Unifying constructal theory for scale effects in running, swimming and flying

Adrian Bejan, James H. Marden

Research output: Contribution to journalArticle

156 Scopus citations

Abstract

Biologists have treated the view that fundamental differences exist between running, flying and swimming as evident, because the forms of locomotion and the animals are so different: limbs and wings vs body undulations, neutrally buoyant vs weighted bodies, etc. Here we show that all forms of locomotion can be described by a single physics theory. The theory is an invocation of the principle that flow systems evolve in such a way that they destroy minimum useful energy (exergy, food). This optimization approach delivers in surprisingly direct fashion the observed relations between speed and body mass (Mb) raised to 1/6, and between frequency (stride, flapping) and Mb-1/6, and shows why these relations hold for running, flying and swimming. Animal locomotion is an optimized two-step intermittency: an optimal balance is achieved between the vertical loss of useful energy (lifting the body weight, which later drops), and the horizontal loss caused by friction against the surrounding medium. The theory predicts additional features of animal design: the Strouhal number constant, which holds for running as well as flying and swimming, the proportionality between force output and mass in animal motors, and the fact that undulating swimming and flapping flight occur only if the body Reynolds number exceeds approximately 30. This theory, and the general body of work known as constructal theory, together now show that animal movement (running, flying, swimming) and fluid eddy movement (turbulent structure) are both forms of optimized intermittent movement.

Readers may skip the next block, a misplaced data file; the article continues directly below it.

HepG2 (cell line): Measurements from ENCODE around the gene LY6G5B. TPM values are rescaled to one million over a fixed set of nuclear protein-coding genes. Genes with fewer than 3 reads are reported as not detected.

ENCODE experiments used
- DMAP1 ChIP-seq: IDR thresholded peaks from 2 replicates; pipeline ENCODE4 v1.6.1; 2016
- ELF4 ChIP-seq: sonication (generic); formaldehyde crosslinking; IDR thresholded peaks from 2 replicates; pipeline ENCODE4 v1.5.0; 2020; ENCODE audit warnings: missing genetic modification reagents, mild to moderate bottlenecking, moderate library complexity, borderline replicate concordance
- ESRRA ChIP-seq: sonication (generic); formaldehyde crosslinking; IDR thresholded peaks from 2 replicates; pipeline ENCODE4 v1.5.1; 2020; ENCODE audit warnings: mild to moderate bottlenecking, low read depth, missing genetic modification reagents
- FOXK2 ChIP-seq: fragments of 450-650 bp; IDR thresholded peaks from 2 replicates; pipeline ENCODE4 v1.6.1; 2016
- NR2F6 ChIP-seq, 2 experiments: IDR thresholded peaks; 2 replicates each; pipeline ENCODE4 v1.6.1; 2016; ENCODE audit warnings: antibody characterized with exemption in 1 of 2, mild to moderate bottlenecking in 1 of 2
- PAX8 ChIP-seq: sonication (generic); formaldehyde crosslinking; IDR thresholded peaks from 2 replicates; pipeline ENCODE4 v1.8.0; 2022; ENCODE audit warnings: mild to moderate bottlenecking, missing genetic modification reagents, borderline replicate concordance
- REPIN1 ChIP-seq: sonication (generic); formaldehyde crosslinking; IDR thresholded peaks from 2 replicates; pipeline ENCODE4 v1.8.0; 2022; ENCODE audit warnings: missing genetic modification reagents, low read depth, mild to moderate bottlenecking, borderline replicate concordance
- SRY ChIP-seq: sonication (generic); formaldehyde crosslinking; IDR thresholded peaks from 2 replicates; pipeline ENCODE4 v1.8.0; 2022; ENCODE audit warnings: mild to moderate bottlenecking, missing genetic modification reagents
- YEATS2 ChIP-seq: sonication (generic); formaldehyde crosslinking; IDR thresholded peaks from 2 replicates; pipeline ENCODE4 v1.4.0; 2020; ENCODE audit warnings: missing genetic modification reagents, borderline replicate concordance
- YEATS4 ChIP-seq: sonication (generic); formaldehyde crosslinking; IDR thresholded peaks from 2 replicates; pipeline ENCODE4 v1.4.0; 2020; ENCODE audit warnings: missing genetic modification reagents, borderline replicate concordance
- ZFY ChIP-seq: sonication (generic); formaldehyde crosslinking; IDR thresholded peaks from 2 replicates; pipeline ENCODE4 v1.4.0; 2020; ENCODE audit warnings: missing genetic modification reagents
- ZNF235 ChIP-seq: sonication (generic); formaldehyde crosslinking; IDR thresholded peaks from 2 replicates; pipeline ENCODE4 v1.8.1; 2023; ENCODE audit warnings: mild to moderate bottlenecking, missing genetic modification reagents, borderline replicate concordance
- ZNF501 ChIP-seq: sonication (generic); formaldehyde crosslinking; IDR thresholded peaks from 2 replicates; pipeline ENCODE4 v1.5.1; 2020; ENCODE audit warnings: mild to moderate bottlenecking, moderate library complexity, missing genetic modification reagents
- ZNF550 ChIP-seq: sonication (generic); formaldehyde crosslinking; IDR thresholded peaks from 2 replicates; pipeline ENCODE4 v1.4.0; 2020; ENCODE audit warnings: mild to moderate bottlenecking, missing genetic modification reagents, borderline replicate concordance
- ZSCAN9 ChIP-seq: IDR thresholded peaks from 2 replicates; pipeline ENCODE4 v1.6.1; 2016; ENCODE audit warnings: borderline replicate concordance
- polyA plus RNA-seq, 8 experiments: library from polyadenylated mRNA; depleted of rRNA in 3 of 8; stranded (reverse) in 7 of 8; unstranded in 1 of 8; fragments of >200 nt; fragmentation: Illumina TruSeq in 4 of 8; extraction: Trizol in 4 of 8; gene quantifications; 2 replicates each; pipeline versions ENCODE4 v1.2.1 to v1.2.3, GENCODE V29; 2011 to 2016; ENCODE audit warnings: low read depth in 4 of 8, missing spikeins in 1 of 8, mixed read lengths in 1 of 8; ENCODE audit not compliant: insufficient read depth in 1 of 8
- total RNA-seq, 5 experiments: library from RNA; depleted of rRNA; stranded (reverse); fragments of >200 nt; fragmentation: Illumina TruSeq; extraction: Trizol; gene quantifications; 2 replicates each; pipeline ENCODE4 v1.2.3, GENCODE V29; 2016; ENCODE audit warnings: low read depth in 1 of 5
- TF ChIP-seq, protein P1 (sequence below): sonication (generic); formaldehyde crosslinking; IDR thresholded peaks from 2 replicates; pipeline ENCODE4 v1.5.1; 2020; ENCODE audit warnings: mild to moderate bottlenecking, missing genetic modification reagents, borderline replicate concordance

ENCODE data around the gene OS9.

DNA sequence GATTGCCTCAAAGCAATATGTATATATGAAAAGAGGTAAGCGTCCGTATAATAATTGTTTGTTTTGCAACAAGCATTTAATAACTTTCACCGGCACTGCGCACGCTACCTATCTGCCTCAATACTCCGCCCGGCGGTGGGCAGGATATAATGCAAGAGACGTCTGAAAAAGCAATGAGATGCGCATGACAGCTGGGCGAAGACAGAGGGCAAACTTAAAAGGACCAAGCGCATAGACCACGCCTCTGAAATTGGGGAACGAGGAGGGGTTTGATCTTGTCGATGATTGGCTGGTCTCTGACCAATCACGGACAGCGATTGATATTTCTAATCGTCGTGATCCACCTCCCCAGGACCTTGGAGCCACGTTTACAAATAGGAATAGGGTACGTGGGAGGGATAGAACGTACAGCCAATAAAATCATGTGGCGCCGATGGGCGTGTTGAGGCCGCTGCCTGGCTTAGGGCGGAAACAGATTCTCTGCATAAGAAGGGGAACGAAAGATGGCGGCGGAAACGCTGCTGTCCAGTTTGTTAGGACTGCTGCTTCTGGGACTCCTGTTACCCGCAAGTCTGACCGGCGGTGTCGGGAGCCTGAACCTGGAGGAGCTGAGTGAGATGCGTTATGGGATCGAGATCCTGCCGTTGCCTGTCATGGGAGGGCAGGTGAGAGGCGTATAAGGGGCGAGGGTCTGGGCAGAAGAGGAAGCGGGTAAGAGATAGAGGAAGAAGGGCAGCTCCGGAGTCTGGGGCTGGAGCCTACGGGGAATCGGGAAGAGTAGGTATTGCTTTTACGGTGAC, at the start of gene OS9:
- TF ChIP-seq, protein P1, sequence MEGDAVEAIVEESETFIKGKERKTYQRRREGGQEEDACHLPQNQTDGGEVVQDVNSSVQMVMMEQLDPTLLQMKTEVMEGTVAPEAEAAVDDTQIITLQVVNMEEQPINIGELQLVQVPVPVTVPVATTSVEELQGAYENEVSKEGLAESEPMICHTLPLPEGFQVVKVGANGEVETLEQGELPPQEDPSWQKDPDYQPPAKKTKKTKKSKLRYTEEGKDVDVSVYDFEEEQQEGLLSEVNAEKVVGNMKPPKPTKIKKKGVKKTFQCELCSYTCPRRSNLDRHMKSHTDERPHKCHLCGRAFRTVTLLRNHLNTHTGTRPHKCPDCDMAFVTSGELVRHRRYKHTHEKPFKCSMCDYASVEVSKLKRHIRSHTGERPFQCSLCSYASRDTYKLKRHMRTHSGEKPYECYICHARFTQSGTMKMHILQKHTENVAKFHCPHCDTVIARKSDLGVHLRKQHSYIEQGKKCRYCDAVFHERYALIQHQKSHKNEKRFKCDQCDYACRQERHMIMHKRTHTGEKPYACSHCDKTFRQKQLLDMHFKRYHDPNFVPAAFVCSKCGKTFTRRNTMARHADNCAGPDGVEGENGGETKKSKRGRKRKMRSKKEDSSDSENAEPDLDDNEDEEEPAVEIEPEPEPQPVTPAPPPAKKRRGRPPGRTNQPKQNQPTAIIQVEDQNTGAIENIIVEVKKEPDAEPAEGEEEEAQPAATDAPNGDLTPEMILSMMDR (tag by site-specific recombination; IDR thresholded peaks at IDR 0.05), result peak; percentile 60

Original languageEnglish (US)
Pages (from-to)238-248
Number of pages11
JournalJournal of Experimental Biology
Volume209
Issue number2
DOIs
StatePublished - Jan 1 2006

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All Science Journal Classification (ASJC) codes

  • Ecology, Evolution, Behavior and Systematics
  • Physiology
  • Aquatic Science
  • Animal Science and Zoology
  • Molecular Biology
  • Insect Science

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